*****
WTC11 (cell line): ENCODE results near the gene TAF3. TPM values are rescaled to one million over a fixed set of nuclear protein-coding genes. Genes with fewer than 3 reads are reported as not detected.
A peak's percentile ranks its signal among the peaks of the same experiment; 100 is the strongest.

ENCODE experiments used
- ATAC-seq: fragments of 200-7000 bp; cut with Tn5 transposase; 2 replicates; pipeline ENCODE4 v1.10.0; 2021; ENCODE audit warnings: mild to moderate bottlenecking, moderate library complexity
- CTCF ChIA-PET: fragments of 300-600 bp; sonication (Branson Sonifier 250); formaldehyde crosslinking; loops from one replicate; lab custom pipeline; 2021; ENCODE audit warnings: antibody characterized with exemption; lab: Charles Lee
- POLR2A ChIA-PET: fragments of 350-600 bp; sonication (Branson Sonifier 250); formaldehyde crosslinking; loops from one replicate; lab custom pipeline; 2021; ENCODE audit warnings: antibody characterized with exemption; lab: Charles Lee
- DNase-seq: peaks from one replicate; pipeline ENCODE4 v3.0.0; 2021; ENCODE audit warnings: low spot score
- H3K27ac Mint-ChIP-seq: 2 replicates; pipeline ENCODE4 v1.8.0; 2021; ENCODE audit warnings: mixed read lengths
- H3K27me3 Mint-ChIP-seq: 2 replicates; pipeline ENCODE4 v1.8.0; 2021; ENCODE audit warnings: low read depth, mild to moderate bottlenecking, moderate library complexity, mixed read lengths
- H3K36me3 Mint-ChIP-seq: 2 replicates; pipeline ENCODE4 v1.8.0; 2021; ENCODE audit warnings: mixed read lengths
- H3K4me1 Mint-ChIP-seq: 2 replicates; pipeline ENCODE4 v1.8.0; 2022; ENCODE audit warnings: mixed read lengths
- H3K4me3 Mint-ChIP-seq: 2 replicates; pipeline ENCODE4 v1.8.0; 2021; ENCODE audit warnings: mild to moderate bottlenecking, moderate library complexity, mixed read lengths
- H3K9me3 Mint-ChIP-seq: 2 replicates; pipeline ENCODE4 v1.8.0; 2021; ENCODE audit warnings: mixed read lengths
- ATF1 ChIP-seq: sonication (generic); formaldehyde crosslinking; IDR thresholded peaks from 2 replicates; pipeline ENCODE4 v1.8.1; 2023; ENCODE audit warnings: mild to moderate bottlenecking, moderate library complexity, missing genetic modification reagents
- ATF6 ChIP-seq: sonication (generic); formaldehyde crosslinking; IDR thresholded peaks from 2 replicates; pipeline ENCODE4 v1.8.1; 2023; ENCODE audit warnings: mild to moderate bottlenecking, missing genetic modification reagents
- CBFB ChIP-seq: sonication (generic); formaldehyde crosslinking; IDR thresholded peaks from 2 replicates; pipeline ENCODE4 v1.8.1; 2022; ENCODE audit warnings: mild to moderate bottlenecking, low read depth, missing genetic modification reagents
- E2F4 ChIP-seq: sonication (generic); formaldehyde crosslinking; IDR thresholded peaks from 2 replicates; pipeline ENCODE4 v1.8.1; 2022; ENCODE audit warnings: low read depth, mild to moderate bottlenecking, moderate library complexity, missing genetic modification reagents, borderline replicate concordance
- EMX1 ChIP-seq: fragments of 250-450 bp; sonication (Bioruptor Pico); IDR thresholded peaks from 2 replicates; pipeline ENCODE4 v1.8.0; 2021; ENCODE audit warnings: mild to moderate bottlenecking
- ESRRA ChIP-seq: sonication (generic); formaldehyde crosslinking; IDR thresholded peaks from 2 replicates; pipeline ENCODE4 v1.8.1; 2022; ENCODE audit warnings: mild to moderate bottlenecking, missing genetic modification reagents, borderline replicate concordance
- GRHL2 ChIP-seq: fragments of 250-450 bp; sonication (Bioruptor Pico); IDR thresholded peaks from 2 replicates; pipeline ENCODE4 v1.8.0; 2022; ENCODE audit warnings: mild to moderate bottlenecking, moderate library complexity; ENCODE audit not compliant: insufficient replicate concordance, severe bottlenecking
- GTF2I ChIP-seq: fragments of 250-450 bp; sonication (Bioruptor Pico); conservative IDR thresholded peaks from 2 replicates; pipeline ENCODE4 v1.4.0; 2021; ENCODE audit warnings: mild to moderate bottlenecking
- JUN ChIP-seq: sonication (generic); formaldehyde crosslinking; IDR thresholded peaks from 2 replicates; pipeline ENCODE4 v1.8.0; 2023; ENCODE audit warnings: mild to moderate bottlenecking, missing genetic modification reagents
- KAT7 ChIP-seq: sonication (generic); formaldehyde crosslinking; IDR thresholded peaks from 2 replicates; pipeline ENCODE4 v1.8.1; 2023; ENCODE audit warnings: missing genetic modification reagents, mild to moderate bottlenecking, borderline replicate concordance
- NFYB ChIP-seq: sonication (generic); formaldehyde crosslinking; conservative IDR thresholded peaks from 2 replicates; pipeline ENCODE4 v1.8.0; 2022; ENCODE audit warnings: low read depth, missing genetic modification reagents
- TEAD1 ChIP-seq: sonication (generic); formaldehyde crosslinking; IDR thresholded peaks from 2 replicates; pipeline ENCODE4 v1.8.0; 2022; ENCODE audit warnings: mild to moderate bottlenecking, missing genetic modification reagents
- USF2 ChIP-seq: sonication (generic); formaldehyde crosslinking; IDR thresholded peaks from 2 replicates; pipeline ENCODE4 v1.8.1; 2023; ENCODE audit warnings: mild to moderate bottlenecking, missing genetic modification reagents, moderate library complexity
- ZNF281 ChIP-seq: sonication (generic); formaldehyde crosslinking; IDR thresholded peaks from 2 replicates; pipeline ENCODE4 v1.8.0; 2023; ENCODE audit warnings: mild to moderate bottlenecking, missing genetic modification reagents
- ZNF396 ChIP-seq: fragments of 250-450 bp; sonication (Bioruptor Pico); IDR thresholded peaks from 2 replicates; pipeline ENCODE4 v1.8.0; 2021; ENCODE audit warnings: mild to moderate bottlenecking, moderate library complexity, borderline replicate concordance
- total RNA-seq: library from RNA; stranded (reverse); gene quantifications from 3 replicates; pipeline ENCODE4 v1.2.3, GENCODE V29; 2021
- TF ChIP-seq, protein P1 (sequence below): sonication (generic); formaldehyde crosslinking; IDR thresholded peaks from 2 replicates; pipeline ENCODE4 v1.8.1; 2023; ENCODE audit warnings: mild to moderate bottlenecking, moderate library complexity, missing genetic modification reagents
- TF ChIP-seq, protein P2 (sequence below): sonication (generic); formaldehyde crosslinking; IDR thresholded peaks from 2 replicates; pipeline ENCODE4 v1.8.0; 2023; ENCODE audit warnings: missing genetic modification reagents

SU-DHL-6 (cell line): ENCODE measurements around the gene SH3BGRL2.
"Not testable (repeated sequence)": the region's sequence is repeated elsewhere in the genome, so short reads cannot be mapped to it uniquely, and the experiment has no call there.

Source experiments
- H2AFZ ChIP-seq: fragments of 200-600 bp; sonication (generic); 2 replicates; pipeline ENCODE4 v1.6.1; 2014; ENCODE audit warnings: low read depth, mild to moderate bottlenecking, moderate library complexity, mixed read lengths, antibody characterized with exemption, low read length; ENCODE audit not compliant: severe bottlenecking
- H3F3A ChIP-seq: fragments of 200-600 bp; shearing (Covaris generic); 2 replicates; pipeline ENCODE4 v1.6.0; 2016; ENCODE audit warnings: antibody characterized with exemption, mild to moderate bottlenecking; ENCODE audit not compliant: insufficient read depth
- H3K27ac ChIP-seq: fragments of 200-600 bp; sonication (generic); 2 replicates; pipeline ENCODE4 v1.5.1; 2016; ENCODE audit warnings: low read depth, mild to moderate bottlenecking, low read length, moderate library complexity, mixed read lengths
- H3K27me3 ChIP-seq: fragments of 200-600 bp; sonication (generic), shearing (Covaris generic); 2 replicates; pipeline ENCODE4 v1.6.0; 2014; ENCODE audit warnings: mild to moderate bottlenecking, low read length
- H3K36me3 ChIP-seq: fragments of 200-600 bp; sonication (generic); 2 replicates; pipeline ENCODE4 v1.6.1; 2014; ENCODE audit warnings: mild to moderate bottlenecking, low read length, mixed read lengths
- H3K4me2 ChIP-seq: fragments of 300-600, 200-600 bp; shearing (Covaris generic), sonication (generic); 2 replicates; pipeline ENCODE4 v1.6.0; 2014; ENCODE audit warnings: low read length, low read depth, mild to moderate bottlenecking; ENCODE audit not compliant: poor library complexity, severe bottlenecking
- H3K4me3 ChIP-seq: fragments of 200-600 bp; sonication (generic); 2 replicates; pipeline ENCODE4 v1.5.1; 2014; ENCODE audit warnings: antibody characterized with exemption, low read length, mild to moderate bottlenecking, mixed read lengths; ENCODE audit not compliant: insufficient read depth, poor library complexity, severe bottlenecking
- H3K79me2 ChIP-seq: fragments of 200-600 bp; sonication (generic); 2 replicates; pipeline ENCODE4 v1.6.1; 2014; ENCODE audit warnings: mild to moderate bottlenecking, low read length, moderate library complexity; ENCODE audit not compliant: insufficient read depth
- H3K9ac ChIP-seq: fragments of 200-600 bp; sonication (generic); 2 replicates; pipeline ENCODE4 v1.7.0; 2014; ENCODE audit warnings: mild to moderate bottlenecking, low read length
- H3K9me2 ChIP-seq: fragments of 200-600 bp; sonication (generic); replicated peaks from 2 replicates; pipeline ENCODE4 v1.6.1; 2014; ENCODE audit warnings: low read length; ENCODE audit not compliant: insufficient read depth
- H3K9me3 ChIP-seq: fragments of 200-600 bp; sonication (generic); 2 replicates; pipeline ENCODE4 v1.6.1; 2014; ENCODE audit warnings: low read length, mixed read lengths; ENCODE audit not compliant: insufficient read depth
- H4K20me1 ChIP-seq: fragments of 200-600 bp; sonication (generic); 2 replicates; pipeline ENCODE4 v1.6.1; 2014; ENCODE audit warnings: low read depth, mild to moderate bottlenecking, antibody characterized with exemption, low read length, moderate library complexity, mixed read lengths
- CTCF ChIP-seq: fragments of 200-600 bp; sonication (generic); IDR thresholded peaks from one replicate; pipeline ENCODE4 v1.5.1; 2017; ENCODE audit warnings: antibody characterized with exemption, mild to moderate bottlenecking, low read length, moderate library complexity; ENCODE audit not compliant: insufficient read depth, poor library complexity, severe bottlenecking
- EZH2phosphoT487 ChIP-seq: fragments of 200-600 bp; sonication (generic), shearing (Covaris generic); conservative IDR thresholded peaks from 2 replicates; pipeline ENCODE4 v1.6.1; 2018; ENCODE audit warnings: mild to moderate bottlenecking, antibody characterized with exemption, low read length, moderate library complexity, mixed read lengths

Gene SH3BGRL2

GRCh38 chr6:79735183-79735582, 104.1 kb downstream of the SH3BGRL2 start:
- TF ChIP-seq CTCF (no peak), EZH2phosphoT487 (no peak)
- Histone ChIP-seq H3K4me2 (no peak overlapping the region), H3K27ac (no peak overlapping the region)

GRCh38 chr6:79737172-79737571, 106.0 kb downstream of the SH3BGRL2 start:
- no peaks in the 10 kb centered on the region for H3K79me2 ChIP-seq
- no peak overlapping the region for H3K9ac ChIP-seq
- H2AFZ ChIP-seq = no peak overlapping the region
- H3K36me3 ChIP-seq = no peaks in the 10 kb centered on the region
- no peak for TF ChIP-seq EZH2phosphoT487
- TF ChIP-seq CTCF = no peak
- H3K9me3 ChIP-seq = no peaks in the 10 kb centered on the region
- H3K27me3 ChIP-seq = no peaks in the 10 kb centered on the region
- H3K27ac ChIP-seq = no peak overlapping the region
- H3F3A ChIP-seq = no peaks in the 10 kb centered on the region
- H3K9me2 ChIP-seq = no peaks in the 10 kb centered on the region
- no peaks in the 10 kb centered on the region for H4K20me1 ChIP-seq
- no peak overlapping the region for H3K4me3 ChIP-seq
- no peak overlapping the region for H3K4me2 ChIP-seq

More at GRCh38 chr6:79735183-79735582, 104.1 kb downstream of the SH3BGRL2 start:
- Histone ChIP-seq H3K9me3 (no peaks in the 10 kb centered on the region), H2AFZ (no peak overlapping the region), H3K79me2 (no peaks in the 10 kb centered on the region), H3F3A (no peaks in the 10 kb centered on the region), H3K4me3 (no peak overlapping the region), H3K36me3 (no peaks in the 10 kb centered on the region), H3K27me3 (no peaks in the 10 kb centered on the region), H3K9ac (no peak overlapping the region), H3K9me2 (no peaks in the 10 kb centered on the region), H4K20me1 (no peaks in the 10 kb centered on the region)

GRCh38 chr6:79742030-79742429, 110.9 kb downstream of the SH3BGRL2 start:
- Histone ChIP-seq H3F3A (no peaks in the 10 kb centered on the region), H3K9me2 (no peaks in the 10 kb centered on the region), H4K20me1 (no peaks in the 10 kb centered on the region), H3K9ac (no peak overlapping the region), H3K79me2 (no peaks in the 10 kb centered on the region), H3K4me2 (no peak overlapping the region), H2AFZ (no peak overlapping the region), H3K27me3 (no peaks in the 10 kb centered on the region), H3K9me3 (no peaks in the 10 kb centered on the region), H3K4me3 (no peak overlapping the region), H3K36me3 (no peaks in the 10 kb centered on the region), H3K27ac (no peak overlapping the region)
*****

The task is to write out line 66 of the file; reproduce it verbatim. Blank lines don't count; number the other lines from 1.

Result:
- no peak overlapping the region for H3K4me3 ChIP-seq